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Philly's Multifamily Market Can't Stop, Won't Stop

Despite gloomy forecasts, 2019 has proven to be a banner year for Philadelphia’s multifamily market so far.

The Philadelphia skyline

The Philadelphia metropolitan area is on pace to deliver 6,100 new rental apartments by the end of the year, which would be the biggest single year going back more than two decades, according to a Q3 market report from Marcus & Millichap.

The past few years have seen a consistent stream of multifamily deliveries the likes of which have never been seen, leading many industry experts last year to predict that deliveries would fall off as vacancy rates rose in the short term. The thinking went that a brief pause would be necessary so that all the new units could be absorbed, leading to another cycle of development a year or two later — but that hasn’t happened.

“I certainly don’t think that the pipeline has shut off,” Marcus & Millichap First Vice President of Investment Andrew Townsend said. “It has maybe dipped a little bit this year [in Center City] compared to the last two years, and that may just be down to one big project got done last year that won’t be getting done this year.”

Aside from Center City, the Greater Norristown submarket (which includes King of Prussia in M&M's data) has been easily the most robust in terms of construction, with 1,170 new units expected to deliver by the end of the year.

Even with the steady stream of new apartments, absorption has been positive in the past four quarters while rent in the city rose 2.8%, according to a Berkadia report. Across the metro area, rents rose 5.1%, M&M said in its report. Though that growth might slow slightly as deliveries keep coming, both firms predict rents to keep rising in the near future.

As construction costs dictate that the vast majority of new construction charge top-of-the-market rents, the Class-A space has seen the fiercest competition for new tenants.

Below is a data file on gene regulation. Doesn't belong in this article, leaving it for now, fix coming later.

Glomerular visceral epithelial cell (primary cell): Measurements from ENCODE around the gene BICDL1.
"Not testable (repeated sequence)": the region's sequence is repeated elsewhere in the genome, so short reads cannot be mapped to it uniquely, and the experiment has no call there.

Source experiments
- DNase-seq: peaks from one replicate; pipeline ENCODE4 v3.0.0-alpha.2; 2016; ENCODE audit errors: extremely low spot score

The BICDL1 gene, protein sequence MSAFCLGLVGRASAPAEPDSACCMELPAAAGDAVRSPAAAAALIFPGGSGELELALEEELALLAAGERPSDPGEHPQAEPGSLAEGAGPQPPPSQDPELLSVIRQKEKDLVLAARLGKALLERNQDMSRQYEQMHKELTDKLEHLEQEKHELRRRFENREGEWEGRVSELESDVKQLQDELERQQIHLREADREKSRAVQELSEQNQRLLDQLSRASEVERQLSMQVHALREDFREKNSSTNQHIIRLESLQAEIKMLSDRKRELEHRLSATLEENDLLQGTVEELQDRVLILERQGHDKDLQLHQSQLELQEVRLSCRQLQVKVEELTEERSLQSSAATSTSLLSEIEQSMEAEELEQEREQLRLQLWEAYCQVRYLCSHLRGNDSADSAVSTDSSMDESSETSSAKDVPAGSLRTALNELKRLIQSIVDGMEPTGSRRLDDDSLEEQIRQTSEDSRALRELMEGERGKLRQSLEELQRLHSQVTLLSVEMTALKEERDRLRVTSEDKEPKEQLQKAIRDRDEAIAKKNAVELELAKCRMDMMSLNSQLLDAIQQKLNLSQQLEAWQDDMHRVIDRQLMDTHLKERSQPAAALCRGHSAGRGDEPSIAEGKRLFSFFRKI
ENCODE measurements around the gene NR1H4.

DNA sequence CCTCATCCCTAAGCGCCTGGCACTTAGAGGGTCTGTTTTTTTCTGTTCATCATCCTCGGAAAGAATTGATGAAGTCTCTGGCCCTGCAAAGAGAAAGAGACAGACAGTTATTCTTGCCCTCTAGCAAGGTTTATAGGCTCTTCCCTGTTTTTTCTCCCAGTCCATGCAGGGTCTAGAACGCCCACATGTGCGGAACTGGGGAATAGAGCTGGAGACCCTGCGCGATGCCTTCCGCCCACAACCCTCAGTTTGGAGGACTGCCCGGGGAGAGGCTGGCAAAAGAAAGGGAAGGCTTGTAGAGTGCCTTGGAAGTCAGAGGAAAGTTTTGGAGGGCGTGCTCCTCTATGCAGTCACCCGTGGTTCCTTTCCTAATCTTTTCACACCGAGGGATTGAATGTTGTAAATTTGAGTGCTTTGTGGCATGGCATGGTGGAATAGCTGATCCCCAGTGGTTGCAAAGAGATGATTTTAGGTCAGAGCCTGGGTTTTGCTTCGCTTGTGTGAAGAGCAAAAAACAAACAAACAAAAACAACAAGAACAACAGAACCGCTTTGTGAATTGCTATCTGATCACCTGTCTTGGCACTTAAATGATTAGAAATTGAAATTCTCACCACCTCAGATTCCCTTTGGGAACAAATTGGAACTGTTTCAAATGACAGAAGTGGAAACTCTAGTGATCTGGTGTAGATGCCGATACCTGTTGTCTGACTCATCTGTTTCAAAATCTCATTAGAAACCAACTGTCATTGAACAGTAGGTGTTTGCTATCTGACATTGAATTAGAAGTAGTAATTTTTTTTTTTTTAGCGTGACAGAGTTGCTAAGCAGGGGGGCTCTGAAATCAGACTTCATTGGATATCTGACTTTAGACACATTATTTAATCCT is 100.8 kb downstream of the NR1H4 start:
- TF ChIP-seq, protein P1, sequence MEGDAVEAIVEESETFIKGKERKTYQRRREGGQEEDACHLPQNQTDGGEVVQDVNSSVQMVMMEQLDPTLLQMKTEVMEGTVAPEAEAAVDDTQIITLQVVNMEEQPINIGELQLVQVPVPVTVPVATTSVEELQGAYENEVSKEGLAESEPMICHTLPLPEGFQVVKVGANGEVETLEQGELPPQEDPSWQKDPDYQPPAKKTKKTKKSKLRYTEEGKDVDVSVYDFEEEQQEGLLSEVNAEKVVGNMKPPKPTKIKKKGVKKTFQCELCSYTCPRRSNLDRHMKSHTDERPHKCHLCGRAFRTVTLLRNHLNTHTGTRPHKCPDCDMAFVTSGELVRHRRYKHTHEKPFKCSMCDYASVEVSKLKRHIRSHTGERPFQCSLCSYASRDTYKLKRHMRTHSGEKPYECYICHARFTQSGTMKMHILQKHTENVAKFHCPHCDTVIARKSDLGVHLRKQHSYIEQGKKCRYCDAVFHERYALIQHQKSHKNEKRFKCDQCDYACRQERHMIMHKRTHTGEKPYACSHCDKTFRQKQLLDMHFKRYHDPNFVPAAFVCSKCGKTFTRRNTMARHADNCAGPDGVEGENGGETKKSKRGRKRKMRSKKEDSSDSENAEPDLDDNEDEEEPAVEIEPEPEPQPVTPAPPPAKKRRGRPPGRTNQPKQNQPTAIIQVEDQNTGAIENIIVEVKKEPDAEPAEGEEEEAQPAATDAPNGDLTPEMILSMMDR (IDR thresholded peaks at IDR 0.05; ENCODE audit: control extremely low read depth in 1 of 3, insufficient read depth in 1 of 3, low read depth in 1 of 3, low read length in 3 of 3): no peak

To stabilize buildings quickly while keeping rental rates up, landlords had been offering some concessions. But even that has slowed down some this year, Townsend said.

A partial rendering of The Laurel, Southern Land Co.'s planned multifamily tower at 1911 Walnut St. in Philadelphia

Small increases in employment, income and population growth — bringing Philly closer to the average for major cities than it has been in years — have likely contributed to an absorption rate that came as a surprise to some, including Townsend.

“I didn’t think the market would absorb as well as it has, and I would say the same thing about King of Prussia," Townsend said. "But the jobs have continued to come in, and the millennials that are the prime renters of the space keep coming in.”

Because many of the new jobs in the past year or so have been generated by either Comcast's expansion or the influx of investment into gene and cell therapy, the new jobs that have been created pay enough for an individual or childless couple to afford Class-A rents, according to the Berkadia report.

That absorption has kept pace in King of Prussia, even without a regional rail stop, is as sure a sign as any of the area’s strong fundamentals. Suburban companies like Amerisource Bergen are expanding right along with University City, and King of Prussia already has a life science campus partially up and running.

As scarcity of land in Center City has pushed developers into outer neighborhoods, the early returns on those new developments have encouraged more confidence. Across the city, construction permits are being pulled at an all-time high rate, Townsend said.

At the national level, a recession appears imminent as the trade war between President Donald Trump and China escalates and causes uncertainty in foreign markets. But thanks to Philly's slow-and-steady nature supported by its Eds and Meds, a downturn will likely hit the city later and less severely than the rest of the country.

“Right now, we’re talking about tariffs and other countries’ performance economically," Townsend said. "I don’t think that necessarily trickles down to the 25-year-old, entry-level worker at Comcast who’s making $80K per year and renting a $2K a month apartment. I think the economy is working pretty well for a young professional in Philadelphia.”